Groups work for recognition of chronic immune disorders
May/June 1997

Chronic immunological and neurological diseases are among the fastest growing health concerns in the world today. Four of the largest are the overlapping conditions known as fibromyalgia syndrome (FMS), chronic fatigue syndrome (CFS), multiple chemical sensitivities syndrome (MCSS) and Persian Gulf syndrome (PGS). These illnesses are often characterized by overwhelming fatigue, severe muscle pain, concentration problems, sleep disorders, headaches, allergic symptoms, and numerous other problems that usually last a lifetime.

In order to shed light on this growing health threat, May 12 of each year has been designated as International Awareness Day. May 12 was chosen to memorialize the birth date of Florence Nightingale, the English army nurse who inspired the founding of the International Red Cross. Nightingale contracted a painful, energy-sapping illness in her mid-thirties. She lived out the latter half of the life struggling with symptoms reminiscent of FMS, CFS, MCSS and PGS. Nightingale never gave up hope and neither should you.

Despite her illness, Nightingale managed to found the first school of nursing. Now at the end of this century, we have tens of thousands of veterans of the Persian Gulf War who have an illness, PGS, which mimics FMS, CFS and MCSS. It is fitting that the "lady with the lamp" now shines a ray of hope and inspiration to peope with these related disorders throughout the world.

Join RESCIND (Repeal Existing Stereotypes about Chronic Immunological Diseases), Fibromyalgia Network, and other organizations in their efforts to vocalize their concerns about inadequate treatments and lack of research. You can help millions of patients with FMS, CFS, MCSS, and PGS to strive for a better life ahead.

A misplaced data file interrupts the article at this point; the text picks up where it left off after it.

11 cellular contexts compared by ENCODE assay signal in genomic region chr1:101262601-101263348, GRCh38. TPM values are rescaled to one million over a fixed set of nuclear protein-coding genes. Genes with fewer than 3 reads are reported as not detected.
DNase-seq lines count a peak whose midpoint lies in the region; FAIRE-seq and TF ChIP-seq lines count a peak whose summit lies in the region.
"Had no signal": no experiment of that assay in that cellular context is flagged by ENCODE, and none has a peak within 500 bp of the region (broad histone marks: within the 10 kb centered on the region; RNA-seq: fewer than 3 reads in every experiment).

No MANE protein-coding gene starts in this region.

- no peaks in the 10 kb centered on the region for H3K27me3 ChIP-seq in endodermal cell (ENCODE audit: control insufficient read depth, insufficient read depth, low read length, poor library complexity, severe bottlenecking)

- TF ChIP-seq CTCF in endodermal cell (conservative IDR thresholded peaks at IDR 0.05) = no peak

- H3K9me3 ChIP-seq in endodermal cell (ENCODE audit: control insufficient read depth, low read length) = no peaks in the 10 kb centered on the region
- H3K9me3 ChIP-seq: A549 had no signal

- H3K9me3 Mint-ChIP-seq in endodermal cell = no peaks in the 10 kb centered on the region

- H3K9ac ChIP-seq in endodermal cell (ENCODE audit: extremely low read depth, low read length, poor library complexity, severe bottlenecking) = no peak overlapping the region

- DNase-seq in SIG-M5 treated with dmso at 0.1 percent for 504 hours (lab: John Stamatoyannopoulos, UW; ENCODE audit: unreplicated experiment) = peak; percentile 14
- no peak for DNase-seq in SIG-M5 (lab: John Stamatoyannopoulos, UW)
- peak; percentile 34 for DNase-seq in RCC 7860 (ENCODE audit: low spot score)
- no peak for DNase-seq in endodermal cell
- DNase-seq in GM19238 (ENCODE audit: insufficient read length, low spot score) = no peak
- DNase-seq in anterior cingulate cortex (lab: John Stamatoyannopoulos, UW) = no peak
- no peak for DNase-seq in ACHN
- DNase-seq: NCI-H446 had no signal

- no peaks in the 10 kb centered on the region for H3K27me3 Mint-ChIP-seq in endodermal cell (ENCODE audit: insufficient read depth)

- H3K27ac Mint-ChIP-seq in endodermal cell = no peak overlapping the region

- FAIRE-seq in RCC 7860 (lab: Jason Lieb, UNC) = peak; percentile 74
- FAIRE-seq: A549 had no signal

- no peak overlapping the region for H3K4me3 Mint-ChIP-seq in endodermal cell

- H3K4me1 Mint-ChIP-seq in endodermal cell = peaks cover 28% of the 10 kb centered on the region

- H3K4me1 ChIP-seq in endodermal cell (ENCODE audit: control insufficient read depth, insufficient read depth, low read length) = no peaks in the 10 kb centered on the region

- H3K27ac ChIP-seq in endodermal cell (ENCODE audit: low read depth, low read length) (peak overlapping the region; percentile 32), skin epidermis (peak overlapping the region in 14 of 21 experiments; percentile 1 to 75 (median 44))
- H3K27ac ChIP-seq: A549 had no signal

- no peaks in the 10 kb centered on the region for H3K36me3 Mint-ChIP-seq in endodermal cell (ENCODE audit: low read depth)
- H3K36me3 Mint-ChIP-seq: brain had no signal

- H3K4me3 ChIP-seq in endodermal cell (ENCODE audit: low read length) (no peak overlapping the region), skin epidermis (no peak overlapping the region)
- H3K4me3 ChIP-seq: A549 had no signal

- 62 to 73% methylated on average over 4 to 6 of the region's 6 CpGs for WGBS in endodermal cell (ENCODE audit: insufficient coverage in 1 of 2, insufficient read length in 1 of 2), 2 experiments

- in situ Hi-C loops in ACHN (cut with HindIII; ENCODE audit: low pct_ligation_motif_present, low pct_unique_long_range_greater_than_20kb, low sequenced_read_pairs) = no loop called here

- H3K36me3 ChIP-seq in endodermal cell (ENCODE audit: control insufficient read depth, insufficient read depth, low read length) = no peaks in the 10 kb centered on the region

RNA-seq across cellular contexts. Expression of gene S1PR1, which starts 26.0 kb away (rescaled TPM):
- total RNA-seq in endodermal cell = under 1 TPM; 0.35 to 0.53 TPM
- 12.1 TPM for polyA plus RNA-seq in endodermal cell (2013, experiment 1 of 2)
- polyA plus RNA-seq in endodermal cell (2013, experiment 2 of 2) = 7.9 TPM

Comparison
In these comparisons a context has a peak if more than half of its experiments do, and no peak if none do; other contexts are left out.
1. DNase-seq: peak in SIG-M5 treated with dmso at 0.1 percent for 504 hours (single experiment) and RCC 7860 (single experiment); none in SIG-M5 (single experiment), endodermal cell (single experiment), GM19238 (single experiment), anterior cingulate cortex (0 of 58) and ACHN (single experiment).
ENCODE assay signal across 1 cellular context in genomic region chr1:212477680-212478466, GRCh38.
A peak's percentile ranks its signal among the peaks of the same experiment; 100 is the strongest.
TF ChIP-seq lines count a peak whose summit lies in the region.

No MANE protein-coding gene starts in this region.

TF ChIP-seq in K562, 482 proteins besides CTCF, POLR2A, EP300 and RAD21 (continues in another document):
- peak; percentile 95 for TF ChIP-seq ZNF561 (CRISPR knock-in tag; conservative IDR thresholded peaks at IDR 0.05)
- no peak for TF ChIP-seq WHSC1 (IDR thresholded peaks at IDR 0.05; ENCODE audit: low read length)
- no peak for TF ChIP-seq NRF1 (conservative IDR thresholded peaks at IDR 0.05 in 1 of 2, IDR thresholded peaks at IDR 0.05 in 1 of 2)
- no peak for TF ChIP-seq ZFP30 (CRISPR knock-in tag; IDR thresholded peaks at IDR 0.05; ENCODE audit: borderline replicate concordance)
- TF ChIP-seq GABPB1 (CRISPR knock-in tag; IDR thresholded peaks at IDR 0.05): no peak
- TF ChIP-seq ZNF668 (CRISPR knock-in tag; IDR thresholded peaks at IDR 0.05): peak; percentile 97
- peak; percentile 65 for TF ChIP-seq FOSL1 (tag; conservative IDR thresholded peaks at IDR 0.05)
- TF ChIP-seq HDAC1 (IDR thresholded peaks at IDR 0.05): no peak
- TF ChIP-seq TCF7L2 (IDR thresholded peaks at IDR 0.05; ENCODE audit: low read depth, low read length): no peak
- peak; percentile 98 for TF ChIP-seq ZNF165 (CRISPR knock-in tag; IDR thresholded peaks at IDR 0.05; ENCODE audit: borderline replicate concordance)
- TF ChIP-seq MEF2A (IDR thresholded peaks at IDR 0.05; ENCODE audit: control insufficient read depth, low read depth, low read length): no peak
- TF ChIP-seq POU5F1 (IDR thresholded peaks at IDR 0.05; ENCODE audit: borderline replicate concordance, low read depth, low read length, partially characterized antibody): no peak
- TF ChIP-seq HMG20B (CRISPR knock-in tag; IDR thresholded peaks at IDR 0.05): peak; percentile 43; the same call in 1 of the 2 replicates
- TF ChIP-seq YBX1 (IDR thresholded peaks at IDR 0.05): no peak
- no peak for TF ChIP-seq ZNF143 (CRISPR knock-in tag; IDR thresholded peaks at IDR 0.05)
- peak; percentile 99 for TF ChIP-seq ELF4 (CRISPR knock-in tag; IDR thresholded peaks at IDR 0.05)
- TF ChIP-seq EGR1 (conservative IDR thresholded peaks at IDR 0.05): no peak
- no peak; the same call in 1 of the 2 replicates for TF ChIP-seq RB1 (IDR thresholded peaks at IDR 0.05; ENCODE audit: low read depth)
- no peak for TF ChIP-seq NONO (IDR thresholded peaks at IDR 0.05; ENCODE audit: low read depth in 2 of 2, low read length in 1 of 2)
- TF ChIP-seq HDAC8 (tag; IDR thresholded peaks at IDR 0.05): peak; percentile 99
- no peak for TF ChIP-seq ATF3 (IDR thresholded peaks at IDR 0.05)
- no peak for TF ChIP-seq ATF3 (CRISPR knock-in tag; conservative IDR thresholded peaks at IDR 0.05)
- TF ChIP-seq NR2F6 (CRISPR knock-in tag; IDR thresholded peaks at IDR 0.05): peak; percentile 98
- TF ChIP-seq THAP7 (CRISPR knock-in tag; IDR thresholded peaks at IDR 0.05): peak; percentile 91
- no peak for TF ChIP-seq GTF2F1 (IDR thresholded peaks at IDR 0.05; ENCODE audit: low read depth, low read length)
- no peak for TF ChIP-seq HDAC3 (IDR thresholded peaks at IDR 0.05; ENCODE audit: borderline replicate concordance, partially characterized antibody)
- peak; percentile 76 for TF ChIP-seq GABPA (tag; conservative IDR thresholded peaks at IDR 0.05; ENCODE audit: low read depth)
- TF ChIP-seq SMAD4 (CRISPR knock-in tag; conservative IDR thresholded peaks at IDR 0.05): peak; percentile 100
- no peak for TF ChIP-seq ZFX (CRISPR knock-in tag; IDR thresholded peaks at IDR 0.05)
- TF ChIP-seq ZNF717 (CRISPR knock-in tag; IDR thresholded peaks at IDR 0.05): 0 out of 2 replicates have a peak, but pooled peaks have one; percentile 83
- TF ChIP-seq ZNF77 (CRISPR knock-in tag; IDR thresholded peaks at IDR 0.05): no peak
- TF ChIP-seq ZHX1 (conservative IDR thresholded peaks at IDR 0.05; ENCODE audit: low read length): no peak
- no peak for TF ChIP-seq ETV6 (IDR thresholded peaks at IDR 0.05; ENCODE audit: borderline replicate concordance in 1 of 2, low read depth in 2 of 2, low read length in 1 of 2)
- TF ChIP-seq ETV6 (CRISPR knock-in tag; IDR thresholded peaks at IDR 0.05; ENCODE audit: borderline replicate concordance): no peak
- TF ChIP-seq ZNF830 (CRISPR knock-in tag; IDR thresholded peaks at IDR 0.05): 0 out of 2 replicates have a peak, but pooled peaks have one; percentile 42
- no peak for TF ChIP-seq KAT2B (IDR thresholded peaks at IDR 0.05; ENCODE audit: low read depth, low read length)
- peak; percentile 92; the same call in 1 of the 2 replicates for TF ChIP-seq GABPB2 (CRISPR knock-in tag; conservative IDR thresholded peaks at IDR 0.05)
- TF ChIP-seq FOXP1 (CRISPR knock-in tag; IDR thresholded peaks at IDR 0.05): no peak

Gainesville resident Olivia Stryker writes: "Like hundreds of thousands of Americans, I am disabled and housebound with Chronic Fatigue Immune Dysfunction Syndrome (also known as Chronic Fatigue Syndrome). CFIDS is a devastating illness that affects the brain, immune system, and endocrine system. The cause is unknown, and there is no cure.

"Once a productive citizen, I have been unable to work for 5 1/2 years. My symptoms include: cognitive and neurological problems, impaired memory and concentration, vision disturbances, muscle and joint pain, fever, severe headaches, dizziness and balance problems, chemical intolerance, numb extremities, and fatigue.

"Please support legislation to increase attention to, and funds for, CFIDS research and study by national public health agencies, specifically:

1) National Institutes of Health (NIH) support for CFIDS research;

2) Social Security disability benefits for persons with CFIDS;

3) NIH grants for biomedical research on CFIDS; and

4) Centers for Disease Control surveillance projects about CFIDS."

For more information, write Fibromyalgia Network, P.O. Box 31750, Tucson AZ 87571. (800) 853-2929

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